The purpose of the shield is to provide a low impedance path for common mode noise to some low impedance relative to the stray coupling impedance. Considering E and I fields can be several orders of magnitude above the signal, this impedance ratio is critical for radiated noise.
Meanwile conducted ground noise is a big unknown depending on the application and proximity of SMPS line filters and ground surges and environmental RF noise.
The problem with connecting shields at both ends depends on ground currents between the two grounds and thus the induced CM current along the shield is the amplitude of the ground current. This often only problematic near large AC-DC power supplies or systems that use Y caps to filter CM noise to earth ground or if there is a ground fault with leakage to ground. It can also be problematic with near RF AM transmitters.
There is no general solution. Here are some variations in shielding;
For EEG signals the shield is often driven with the signal common mode voltage called active shielding because a stray E-field of 100V/m is 140dB above a signal of 10uV.
If the noise spectrum is RF from SW transmitters and SMPS radiated noise, the shield can act as an antenna and pre-amp input non-linearities for CM signals can get rectified producing baseband modulation noise, so RF CM chokes are used for microphones and DC power charger cords, and earth grounding is only on the AC frame. For mobiles or laptops there is no earth ground unless connected to a VGA monitor or some earth grounded audio port.
For ethernet signals the Common mode impedance is usually coupled to earth ground by 1nF caps to avoid AC ground currents going between end-points on earth grounded PC's. These always also include CM chokes to raise the CM impedance so that the differential impedance can attenuate CM noise.
Where the noise can be largest near the sensor such as in an automotive petrol engine with spark plug noise or a difference in ground noise between end-points, the shield to frame is often only connected at the source and not at the received end to avoid frame ground noise conducting thru the shield.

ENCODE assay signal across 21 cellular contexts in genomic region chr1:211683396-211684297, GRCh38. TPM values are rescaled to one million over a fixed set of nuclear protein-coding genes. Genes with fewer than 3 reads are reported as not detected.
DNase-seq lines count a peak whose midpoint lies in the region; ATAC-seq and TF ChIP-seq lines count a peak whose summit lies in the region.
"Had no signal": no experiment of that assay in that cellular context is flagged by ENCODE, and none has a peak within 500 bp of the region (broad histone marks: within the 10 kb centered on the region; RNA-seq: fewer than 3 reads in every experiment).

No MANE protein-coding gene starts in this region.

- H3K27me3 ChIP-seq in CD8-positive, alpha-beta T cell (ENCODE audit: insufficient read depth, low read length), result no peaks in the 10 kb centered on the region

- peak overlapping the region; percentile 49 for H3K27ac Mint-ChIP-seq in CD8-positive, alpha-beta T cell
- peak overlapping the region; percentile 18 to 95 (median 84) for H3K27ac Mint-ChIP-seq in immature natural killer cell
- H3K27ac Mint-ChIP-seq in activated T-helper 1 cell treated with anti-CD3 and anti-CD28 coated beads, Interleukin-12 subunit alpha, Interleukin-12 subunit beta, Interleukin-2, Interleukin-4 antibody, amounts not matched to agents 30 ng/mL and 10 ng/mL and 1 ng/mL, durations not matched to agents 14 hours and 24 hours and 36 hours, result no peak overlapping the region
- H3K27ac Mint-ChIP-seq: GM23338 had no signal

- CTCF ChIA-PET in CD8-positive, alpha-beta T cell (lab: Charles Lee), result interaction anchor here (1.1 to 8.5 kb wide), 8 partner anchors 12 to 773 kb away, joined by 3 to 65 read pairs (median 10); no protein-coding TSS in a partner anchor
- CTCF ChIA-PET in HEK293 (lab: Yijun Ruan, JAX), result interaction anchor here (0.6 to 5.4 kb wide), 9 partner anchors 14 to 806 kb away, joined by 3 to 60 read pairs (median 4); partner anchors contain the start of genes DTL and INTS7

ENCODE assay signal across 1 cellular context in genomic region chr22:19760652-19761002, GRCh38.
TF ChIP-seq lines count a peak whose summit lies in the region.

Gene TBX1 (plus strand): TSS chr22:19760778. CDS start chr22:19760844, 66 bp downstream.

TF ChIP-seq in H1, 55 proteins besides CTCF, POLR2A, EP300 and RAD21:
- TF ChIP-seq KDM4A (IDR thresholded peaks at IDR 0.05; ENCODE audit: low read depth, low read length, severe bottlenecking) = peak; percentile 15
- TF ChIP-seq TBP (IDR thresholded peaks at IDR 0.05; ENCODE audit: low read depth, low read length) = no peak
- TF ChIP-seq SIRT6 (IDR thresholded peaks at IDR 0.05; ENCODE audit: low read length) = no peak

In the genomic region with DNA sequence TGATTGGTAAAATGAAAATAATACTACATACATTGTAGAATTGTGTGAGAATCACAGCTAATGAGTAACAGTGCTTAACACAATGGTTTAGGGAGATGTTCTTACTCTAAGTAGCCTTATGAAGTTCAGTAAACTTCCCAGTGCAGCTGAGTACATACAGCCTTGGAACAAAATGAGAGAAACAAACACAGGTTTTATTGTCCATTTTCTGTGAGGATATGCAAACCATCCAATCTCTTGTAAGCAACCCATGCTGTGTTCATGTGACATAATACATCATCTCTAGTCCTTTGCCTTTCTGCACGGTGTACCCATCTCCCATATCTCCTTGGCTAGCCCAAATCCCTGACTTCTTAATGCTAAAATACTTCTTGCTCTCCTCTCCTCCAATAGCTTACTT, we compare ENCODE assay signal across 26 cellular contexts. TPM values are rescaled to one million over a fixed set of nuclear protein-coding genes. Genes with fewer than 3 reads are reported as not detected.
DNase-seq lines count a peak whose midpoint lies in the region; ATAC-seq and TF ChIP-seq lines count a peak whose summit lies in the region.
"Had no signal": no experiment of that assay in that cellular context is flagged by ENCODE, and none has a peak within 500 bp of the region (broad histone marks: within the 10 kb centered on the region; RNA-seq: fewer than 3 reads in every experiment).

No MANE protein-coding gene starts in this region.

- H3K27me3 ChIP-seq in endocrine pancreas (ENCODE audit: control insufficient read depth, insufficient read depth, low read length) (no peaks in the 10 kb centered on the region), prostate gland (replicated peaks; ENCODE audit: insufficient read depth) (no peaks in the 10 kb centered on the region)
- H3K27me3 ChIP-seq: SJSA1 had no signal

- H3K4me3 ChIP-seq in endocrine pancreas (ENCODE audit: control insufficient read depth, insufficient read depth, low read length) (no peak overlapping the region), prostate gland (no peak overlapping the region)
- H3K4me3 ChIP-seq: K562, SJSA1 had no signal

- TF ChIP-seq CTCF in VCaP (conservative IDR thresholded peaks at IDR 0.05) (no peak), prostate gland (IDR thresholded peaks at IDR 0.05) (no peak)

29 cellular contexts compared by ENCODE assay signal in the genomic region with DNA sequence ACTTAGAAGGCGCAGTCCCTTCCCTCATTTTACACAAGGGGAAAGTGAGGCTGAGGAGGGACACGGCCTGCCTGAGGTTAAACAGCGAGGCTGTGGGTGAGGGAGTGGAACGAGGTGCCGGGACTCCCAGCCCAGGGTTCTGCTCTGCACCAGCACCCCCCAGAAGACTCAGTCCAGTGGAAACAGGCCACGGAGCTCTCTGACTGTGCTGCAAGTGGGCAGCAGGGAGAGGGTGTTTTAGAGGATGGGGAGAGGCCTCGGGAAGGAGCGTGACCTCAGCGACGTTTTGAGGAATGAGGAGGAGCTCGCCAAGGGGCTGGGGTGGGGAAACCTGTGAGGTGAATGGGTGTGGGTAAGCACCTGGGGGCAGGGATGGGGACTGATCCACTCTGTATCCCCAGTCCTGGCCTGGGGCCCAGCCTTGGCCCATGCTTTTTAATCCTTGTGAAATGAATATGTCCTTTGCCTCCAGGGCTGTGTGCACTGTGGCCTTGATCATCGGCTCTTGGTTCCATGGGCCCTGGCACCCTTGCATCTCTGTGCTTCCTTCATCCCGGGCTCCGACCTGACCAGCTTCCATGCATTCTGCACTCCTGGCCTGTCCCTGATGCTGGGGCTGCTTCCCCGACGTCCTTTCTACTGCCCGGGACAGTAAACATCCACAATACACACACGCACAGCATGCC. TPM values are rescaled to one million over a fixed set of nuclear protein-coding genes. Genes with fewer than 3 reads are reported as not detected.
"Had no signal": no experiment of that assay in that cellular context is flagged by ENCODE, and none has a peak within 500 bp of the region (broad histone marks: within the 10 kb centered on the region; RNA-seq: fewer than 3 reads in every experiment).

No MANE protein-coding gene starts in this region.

Below showing that common mode noise can come from the SMPS so CM choke is needed. ( same is true for Laptop chargers but shield is only earth grounded at one end. ) N.B.
- connect yellow gnd drain wire as an option
- if no ground current expected to reduce radiated noise
- or if environmental radiated noise is too high.
- but may increase conducted noise if SMPS is earth grounded on output
if ground impedances are low and gnd noise current is high.
simulate this circuit – Schematic created using CircuitLab
In this case strain gauge connectors are earth grounded thru the connector body to chassis sensors, and the internal ground path ought to be short to the power cable so this provides a decent shield for the signals. The option to connect the yellow shield drain wire at the AC ground destination depends on the difference in ground noise between the source and destination. This is hard to determine without testing or knowing the stray noise in the installation. One has to know how to test and measure noise by simulating nearby noise with solenoids or relay coils pulsing on long wires nearby. Then you can assess radiated noise effectiveness. For conducted ground noise, other tests are used for susceptibility simulation.
So there is no general answer to what is best for your application, but at least you have the option to terminate the shield at both ends or add a large Ferrite core or torroid donut or ferrite clamshell depending on the amplitude and spectrum of local interference. This is a routine design consideration for EMC for both ingress in this case and egress for PWM bridge controlled steppers.